NASHVILLE, Tenn. — Shawn Jefferson says a revolution is in the making, and every catch by
One of the best seasons by a receiver in Titans/Oilers franchise history is a product of the second-year pro “clicking on all cylinders,” the wide receivers coach said. Instead of cubic centimeters, Wright’s engine is measured in competitiveness and confidence.
|Kendall Wright shows his elusiveness earlier this season against the New York Jets. Wright enters the final game of his second season in the NFL with 89 catches for 1,029 yards.|
“He’s revolutionizing the slot position. He’s got a stranglehold on that position, and it’s hard for people to cover him one-on-one,” Jefferson said. “This kid is taking that to another level. People from around the league are beginning to see him as that guy but he’s a lot more athletic than Wes Welker so he’s able to get a lot more after the catch than Wes Welker can. In that way, he’s revolutionizing the position.”
Wright said he’s always had the goal of playing bigger than his 5-foot-10, 191-pound frame. He has team bests of 89 catches for 1,029 yards this season, one shy of becoming the fifth player in Titans/Oilers franchise history to have 90 catches in a season.
“When I’m playing, I try to leave my mark on everybody, let them know that the little slot from Tennessee is a hard guy to cover,” Wright said. “I’m just competitive. I don’t like losing, but nobody does. I don’t like people outdoing me. I’m not going to let a (defensive back) get the best of me. I’m going to keep coming back.”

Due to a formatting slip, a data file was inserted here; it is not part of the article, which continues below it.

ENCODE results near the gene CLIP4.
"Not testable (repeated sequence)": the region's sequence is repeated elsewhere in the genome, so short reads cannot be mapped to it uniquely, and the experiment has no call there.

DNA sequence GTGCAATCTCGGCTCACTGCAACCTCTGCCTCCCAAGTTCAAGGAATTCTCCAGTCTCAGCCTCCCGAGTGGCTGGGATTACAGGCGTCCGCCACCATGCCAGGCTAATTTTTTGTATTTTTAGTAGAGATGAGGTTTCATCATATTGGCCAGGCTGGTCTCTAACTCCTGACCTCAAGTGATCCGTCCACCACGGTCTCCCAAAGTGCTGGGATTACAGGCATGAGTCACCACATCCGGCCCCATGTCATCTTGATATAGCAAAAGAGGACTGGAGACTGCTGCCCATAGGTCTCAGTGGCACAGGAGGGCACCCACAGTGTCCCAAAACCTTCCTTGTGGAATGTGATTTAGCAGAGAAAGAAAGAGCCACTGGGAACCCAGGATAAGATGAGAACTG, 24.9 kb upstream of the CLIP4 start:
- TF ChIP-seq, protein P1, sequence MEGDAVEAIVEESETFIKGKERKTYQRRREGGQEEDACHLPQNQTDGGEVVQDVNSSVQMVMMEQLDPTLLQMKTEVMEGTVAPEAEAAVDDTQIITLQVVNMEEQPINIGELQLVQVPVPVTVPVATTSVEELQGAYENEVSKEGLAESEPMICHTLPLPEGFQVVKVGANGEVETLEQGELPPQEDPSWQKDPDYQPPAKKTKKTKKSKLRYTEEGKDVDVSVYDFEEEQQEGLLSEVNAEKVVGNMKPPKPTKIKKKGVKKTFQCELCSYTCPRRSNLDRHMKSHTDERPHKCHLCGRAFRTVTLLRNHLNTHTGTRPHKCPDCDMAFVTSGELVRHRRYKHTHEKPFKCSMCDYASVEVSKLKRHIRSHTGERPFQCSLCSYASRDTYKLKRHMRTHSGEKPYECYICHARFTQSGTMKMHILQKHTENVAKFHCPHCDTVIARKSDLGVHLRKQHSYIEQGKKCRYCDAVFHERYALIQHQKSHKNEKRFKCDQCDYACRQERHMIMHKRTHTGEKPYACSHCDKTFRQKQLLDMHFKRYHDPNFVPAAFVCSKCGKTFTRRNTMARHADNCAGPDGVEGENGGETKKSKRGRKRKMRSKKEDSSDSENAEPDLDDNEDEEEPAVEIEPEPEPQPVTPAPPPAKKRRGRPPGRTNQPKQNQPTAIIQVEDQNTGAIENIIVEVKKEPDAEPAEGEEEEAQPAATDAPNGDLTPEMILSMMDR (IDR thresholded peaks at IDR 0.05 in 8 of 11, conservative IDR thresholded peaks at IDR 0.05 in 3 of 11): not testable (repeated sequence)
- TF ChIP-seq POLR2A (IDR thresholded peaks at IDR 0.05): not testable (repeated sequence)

In Tennessee’s game against Arizona, Wright set career highs with 12 catches for 150 yards and helped the Titans rally from a 17-point deficit to tie the game near the end of regulation. According to Pro Football Focus, Wright was matched up directly against Patrick Peterson, the fifth overall pick of 2011, seven times and had six catches for 96 yards against the All-Pro and two-time Pro Bowl defensive back.
“It’s hard for defenders to cover him. Patrick Peterson, who is probably one of the top two cornerbacks in the league, he didn’t know what to do with Kendall,” Jefferson said. “I think it got to the point where he said, ‘OK, he’s going to catch it. I’ve just got to make sure I tackle him when he catches it.’ Pretty much, Kendall wore him down over the course of the game.”
Wright said Denver defenders — the same ones that see Welker every practice and game — told him that they planned to vote for him for the Pro Bowl, and Peterson paid him another compliment during a post-game handshake.
“He told me he thought we should exchange jerseys, so it’s a lot of people respecting my game and I respect every opponent I play,” Wright said. “I don’t take anyone lightly. He’s real talented. They let him play offense and defense.”
Wright’s confidence was high when he arrived and has only grown stronger to join his competitive nature that Jefferson compared with Lions receiver Calvin Johnson’s.
“I think in every good athlete you have one good quality that puts them over the top. With this kid, it’s his competitive nature,” Jefferson said. “He truly thinks no one in the whole world can cover him. If I said Jesus Christ is going to come down and cover you, he’d say no he can’t. He believes it. It’s a mindset with him and he takes that competitiveness to another level.”
Wright confirmed, “I’d probably say that, but he could cover anybody, Jesus can, but I would try my best to beat him.”